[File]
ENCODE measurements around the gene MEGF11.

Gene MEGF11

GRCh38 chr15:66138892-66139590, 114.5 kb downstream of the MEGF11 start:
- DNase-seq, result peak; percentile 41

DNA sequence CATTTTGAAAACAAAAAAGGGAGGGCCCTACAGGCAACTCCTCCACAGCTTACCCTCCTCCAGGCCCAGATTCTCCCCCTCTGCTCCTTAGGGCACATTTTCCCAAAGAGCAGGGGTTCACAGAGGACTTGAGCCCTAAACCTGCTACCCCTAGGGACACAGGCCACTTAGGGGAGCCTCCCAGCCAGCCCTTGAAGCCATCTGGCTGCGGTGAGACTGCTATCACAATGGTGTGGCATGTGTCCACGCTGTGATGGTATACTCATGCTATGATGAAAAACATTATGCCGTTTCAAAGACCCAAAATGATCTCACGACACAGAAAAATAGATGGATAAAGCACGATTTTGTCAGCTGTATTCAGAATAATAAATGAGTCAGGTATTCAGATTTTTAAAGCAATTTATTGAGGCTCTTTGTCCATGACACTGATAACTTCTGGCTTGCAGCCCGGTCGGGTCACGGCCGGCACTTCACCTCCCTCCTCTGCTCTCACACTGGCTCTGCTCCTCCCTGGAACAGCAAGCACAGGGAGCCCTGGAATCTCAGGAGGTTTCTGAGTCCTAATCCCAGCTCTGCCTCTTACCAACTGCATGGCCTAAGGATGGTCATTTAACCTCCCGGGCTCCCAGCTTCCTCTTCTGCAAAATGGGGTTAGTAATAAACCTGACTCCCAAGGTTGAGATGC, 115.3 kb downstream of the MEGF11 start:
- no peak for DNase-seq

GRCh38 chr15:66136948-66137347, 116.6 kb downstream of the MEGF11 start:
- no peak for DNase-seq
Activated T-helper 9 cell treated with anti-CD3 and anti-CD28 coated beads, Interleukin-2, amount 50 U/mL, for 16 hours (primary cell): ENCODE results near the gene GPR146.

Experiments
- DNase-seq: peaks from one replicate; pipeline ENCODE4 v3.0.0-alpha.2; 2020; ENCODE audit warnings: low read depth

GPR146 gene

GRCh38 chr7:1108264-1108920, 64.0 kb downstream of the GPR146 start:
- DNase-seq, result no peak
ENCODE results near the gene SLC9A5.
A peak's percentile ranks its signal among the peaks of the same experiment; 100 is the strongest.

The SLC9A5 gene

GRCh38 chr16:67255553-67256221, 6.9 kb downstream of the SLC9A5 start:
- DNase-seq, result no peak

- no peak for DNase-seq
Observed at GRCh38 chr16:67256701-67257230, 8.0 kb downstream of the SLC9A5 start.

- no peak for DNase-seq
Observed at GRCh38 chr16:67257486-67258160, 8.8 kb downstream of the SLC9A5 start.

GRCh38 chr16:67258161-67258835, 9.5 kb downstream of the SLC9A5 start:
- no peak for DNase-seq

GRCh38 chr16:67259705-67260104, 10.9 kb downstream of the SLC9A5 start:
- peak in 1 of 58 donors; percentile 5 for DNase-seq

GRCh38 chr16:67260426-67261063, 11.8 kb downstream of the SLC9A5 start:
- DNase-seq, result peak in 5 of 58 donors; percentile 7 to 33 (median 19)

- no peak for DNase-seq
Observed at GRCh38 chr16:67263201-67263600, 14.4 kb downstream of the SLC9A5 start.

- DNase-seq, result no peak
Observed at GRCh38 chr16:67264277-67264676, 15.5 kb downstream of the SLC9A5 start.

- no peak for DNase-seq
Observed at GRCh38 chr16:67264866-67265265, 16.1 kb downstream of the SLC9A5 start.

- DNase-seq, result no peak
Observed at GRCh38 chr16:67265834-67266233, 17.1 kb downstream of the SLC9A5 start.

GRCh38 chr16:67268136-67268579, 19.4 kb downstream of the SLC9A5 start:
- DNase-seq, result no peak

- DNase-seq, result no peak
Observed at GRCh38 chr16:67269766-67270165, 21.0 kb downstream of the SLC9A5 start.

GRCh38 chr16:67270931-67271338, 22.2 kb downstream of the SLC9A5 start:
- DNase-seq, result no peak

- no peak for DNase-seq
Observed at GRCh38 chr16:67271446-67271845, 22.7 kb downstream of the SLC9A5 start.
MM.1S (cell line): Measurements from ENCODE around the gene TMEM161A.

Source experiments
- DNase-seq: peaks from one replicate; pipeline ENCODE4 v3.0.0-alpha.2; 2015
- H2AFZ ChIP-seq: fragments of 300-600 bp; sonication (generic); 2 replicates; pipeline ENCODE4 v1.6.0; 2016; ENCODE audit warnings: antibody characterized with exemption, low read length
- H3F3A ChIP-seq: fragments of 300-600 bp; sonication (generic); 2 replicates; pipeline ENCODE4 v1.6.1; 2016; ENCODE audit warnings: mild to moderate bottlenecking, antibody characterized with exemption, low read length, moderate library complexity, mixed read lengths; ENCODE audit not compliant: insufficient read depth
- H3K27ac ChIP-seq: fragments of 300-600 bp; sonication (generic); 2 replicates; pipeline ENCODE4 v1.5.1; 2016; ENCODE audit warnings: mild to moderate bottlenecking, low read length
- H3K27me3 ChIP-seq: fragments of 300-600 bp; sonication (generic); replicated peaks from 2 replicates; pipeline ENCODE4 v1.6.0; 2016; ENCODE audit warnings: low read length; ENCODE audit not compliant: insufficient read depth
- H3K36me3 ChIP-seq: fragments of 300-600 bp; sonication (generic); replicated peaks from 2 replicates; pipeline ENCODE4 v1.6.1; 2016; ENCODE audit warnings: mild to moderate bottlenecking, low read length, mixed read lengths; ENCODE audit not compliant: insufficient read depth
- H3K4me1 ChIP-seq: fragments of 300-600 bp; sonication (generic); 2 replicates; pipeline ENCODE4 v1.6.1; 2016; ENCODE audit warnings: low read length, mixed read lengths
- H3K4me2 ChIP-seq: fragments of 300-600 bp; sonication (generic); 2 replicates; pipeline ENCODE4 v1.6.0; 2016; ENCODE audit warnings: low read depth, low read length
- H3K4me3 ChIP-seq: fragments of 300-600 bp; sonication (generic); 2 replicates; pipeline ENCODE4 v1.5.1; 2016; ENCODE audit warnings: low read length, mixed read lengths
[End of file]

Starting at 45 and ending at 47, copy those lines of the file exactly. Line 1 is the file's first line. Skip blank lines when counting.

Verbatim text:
Observed at GRCh38 chr16:67271446-67271845, 22.7 kb downstream of the SLC9A5 start.
MM.1S (cell line): Measurements from ENCODE around the gene TMEM161A.

Source experiments